Thursday, October 18, 2007


via public reason:

ALSP: 27-29 March 2008 | CFP: 30 November 2007

The Association of Legal and Social Philosophy 2008 Conference will be held at the University of Nottingham from 27 to 29 March 2008. The conference theme is Global Justice. The deadline for abstracts and panel proposals is 30 November 2007. The deadline for complete paper submission is 1 March 2008. The plenary speakers are Margaret Moore, Queens University, Ontario; Stephen Gardiner, University of Washington; and Kok-Chor Tan, University of Pennsylvania. Call for papers.
CFP: British Society for Ethical Theory

Via Professor Solum, a call for papers for the British Society for Ethical Theory.

Call for Papers
University of Edinburgh, UK
14-16th July 2008

Invited Speakers: Barbara Herman (UCLA), Wlodek Rabinowicz (Lund)

Papers are invited for the annual conference of the British Society for Ethical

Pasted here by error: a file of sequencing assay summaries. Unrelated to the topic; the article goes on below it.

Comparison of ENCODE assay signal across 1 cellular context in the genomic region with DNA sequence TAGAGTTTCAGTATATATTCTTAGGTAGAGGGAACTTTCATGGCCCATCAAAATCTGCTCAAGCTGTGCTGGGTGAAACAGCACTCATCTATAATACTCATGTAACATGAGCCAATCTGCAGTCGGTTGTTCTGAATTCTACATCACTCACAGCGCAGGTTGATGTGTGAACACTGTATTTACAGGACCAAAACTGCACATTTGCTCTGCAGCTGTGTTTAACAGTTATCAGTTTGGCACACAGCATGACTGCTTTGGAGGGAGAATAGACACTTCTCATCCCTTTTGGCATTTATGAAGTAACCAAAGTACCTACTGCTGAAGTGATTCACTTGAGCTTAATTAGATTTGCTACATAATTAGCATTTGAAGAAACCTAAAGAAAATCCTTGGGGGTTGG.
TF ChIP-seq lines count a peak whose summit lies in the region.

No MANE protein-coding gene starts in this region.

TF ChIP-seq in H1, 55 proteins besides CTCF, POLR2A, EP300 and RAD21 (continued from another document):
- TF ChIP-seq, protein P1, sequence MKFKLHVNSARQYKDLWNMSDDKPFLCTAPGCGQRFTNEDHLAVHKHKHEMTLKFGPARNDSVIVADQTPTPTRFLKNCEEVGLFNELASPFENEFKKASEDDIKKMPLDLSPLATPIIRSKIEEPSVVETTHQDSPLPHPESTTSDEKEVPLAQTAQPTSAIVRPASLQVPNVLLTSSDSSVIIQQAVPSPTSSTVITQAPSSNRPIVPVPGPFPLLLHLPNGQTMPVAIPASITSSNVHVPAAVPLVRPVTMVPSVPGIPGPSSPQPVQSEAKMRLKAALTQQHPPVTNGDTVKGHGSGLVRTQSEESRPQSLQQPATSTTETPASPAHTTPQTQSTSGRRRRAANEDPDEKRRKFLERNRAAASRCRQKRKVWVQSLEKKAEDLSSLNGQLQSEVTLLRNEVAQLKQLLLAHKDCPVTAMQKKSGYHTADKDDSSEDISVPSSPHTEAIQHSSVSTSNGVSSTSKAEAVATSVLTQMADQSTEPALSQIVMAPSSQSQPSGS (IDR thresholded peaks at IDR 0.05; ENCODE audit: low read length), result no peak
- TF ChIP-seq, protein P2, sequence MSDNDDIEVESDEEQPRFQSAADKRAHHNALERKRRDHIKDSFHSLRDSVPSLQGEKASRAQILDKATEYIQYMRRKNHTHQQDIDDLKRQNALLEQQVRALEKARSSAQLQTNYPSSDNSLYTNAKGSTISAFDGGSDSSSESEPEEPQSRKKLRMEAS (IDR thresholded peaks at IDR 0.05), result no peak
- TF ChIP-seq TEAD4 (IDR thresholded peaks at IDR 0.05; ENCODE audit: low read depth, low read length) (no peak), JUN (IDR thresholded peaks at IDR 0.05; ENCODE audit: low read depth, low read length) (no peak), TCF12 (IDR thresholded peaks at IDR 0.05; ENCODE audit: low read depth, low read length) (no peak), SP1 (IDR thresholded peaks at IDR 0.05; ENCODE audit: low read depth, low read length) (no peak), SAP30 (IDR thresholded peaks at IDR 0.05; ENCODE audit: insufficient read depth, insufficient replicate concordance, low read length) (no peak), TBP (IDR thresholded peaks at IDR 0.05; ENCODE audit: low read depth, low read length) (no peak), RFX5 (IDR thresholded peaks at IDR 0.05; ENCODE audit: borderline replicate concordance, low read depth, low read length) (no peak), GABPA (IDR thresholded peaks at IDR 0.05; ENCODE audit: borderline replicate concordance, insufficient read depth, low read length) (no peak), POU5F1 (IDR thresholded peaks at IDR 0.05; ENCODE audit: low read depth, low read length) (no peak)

Theory, to be held at the University of Edinburgh. The subject area is open
within metaethics and normative ethics. Papers on topics in applied ethics or
the history of ethics may also be considered provided they are also of wider
theoretical interest.

Papers, which should be unpublished at the time of submission, should be in
English, no longer than 6500 words, readable in at most 45 minutes and in a
form suitable for blind review. Please send your submission electronically, and
include an abstract, as well as your full name, address and academic
affiliation. Those who submitted papers for our previous conferences
-successfully or otherwise - are welcome to submit again (though not of course
the same papers!).

Please tell us if you are a postgraduate student: submissions from postgraduates
are encouraged as our aim is that some such should be represented at the